There were several reasons why high schools did not develop in the state during this time. First, many districts were unwilling to pay the special levy taxes required to fund high schools. Second, high school districts by nature needed to be larger than graded school districts because less students would be attending high school and many districts could not justify the cost for so few students. By high school age, many boys departed for the workforce, leaving girls as the majority of potential enrollees. One can not ignore gender bias as a deciding factor for the unwillingness to fund high school education.
Finally, most graduates of graded school moved on to Normal School for further instruction. Normal schools had been established to train teachers. These schools soon realized their students lacked the quality of education they would have received from high schools. As a result, adjustments were made to the curriculum to address these deficits. This adaptation affected the development of high schools.
But it was commonly felt among those in the education world that the development of high schools statewide was necessary for “the unification of the whole primary system” in each county because primary education’s curriculum-graded course of study was constructed in such a way to culminate in high school preparation. But this unification was never manifested. By the end of 1909 “the greatest educational need was still high schools.”
One factor which continued to delay education progress was poor pupil attendance. Because the 1872 Constitution required the provision of “a thorough and efficient system of free schools” it implicitly meant that the state could require compulsory attendance in order to ensure its thoroughness and efficiency. However, compulsory attendance flew in the face of many who believed in freedom of choice and disliked what they saw as government overreach. In the 1780s, it was common for only a third of eligible school-age children to attend school. For example, in the 1781 Biennial Report there were 166,749 enumerated children but the average daily attendance was only 51, 336, or 31%. The first attempt to remedy the attendance problem was made by the legislature in 1877. If school attendance fell below 35%, school trustees were required to close the school and dismiss the teacher. It was believed that this would cause social pressure on the teachers, trustees, and community in general to maintain attendance. But, with accountability falling solely on trustees and teachers (and not children or their parents) the law was ineffective.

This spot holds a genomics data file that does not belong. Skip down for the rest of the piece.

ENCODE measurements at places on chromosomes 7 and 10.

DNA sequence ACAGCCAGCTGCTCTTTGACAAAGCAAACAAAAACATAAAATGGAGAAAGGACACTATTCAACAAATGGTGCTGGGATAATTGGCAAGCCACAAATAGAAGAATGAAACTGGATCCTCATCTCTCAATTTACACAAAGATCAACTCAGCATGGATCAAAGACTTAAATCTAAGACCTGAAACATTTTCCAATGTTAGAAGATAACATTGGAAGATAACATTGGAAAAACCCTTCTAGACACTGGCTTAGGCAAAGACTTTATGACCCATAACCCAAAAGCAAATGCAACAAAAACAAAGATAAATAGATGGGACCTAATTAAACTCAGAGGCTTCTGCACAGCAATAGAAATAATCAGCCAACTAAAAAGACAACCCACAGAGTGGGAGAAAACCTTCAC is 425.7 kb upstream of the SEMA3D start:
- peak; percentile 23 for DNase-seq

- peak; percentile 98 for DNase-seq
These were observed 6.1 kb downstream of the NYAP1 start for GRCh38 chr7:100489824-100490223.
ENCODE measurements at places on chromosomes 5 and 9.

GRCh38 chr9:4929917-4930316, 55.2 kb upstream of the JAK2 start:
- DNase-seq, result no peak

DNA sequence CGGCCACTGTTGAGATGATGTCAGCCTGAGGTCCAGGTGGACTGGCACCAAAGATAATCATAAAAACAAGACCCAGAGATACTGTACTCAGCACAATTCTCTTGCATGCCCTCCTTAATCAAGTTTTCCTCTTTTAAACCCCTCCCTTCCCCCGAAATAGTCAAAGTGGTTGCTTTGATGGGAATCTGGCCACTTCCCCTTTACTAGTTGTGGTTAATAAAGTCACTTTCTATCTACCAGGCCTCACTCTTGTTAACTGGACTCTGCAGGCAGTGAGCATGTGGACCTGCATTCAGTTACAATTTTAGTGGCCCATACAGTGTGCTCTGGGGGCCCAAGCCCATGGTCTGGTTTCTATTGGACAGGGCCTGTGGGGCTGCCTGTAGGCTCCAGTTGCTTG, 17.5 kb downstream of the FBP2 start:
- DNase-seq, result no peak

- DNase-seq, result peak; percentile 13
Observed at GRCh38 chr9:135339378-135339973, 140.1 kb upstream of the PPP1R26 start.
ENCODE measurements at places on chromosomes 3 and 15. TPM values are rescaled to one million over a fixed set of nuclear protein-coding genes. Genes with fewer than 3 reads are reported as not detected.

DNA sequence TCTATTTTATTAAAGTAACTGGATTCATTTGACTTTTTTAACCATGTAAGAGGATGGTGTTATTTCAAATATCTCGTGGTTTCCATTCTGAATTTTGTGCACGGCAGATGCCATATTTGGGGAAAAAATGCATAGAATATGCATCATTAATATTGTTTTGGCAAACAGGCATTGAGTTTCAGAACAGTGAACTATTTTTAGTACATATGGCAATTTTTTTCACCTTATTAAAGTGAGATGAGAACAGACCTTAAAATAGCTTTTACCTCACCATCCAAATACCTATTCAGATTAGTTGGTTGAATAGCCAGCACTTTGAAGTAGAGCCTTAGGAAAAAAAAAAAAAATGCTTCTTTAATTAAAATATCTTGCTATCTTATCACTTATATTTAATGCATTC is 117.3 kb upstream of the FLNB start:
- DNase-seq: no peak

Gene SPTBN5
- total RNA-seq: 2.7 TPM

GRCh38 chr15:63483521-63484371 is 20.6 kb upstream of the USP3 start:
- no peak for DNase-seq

The next attempt for attendance reform was pushed under the superintendency of Virgil Lewis who believed in compulsory education. By 1896, only 15% of eligible students enrolled in school and of those only 65% attended daily. The state had spent nearly $2.4 million on education and felt they were not getting the bang for their buck. Under pressure from Lewis, the legislature, in 1897, passed a new act which kept the 35% provision but required parents to send their child(ren) if they lived within two miles of a school. Parents would now be fined $2 if their child(ren) missed five consecutive days and $5 for every offence after the first. This law could be suspended if sixty percent of voters within the school subdistrict voted to nullify it. Also, there was no apparatus established for the payment of fines. Though this worked initially,parents soon discovered ways to get around the law.
Subsequent superintendents tried to reform the law. Under Superintendent Thomas Miller’s continued advocacy, the legislature mandated the establishment of truant officers to enforce the law in 1903. They also reduced the allowed missed days from five to two. In 1906, a drastic rise to 75% in average daily attendance resulted, but soon thereafter began to drop again. The school system was fighting bigger cultural issues, ones that statutes could not address through these punitive measures. Child labor was an issue, as well as apathy.
Changes with Administration- State and Local